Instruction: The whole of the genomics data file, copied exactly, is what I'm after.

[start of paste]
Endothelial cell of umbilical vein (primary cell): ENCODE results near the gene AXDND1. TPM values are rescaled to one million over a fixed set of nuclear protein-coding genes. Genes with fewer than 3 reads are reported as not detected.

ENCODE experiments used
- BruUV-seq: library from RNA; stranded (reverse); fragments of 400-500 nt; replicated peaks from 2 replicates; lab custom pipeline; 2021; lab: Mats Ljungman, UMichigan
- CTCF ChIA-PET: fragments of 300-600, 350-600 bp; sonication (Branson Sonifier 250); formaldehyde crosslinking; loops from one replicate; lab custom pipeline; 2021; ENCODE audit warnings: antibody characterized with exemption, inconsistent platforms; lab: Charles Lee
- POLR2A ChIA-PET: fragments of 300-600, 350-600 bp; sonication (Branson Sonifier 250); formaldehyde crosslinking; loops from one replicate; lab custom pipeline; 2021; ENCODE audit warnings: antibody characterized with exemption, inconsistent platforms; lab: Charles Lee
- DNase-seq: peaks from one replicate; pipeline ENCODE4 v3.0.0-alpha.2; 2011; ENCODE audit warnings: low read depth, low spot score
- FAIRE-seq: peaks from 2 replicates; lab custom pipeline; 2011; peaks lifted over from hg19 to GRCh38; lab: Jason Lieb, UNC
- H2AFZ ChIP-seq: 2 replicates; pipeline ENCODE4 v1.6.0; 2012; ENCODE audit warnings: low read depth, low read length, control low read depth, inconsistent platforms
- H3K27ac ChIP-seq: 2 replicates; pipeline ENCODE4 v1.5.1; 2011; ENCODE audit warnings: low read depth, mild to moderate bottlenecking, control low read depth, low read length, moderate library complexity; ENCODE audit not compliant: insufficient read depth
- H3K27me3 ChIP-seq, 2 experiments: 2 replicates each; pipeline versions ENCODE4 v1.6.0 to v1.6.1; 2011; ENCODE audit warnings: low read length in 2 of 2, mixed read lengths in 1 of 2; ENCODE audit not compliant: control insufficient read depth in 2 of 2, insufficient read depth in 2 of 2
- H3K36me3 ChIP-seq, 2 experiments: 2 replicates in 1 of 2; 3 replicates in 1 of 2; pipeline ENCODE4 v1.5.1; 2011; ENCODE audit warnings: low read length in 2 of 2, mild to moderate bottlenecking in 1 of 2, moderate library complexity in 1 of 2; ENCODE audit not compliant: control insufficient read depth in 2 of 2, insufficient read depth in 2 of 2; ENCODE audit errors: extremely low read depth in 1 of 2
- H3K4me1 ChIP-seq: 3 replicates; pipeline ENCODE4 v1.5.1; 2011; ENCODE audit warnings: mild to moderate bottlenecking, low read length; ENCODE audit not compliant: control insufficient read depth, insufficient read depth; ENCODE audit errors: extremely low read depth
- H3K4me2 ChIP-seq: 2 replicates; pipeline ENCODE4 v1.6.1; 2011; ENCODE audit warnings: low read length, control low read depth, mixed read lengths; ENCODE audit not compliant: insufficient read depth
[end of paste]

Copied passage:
Endothelial cell of umbilical vein (primary cell): ENCODE results near the gene AXDND1. TPM values are rescaled to one million over a fixed set of nuclear protein-coding genes. Genes with fewer than 3 reads are reported as not detected.

ENCODE experiments used
- BruUV-seq: library from RNA; stranded (reverse); fragments of 400-500 nt; replicated peaks from 2 replicates; lab custom pipeline; 2021; lab: Mats Ljungman, UMichigan
- CTCF ChIA-PET: fragments of 300-600, 350-600 bp; sonication (Branson Sonifier 250); formaldehyde crosslinking; loops from one replicate; lab custom pipeline; 2021; ENCODE audit warnings: antibody characterized with exemption, inconsistent platforms; lab: Charles Lee
- POLR2A ChIA-PET: fragments of 300-600, 350-600 bp; sonication (Branson Sonifier 250); formaldehyde crosslinking; loops from one replicate; lab custom pipeline; 2021; ENCODE audit warnings: antibody characterized with exemption, inconsistent platforms; lab: Charles Lee
- DNase-seq: peaks from one replicate; pipeline ENCODE4 v3.0.0-alpha.2; 2011; ENCODE audit warnings: low read depth, low spot score
- FAIRE-seq: peaks from 2 replicates; lab custom pipeline; 2011; peaks lifted over from hg19 to GRCh38; lab: Jason Lieb, UNC
- H2AFZ ChIP-seq: 2 replicates; pipeline ENCODE4 v1.6.0; 2012; ENCODE audit warnings: low read depth, low read length, control low read depth, inconsistent platforms
- H3K27ac ChIP-seq: 2 replicates; pipeline ENCODE4 v1.5.1; 2011; ENCODE audit warnings: low read depth, mild to moderate bottlenecking, control low read depth, low read length, moderate library complexity; ENCODE audit not compliant: insufficient read depth
- H3K27me3 ChIP-seq, 2 experiments: 2 replicates each; pipeline versions ENCODE4 v1.6.0 to v1.6.1; 2011; ENCODE audit warnings: low read length in 2 of 2, mixed read lengths in 1 of 2; ENCODE audit not compliant: control insufficient read depth in 2 of 2, insufficient read depth in 2 of 2
- H3K36me3 ChIP-seq, 2 experiments: 2 replicates in 1 of 2; 3 replicates in 1 of 2; pipeline ENCODE4 v1.5.1; 2011; ENCODE audit warnings: low read length in 2 of 2, mild to moderate bottlenecking in 1 of 2, moderate library complexity in 1 of 2; ENCODE audit not compliant: control insufficient read depth in 2 of 2, insufficient read depth in 2 of 2; ENCODE audit errors: extremely low read depth in 1 of 2
- H3K4me1 ChIP-seq: 3 replicates; pipeline ENCODE4 v1.5.1; 2011; ENCODE audit warnings: mild to moderate bottlenecking, low read length; ENCODE audit not compliant: control insufficient read depth, insufficient read depth; ENCODE audit errors: extremely low read depth
- H3K4me2 ChIP-seq: 2 replicates; pipeline ENCODE4 v1.6.1; 2011; ENCODE audit warnings: low read length, control low read depth, mixed read lengths; ENCODE audit not compliant: insufficient read depth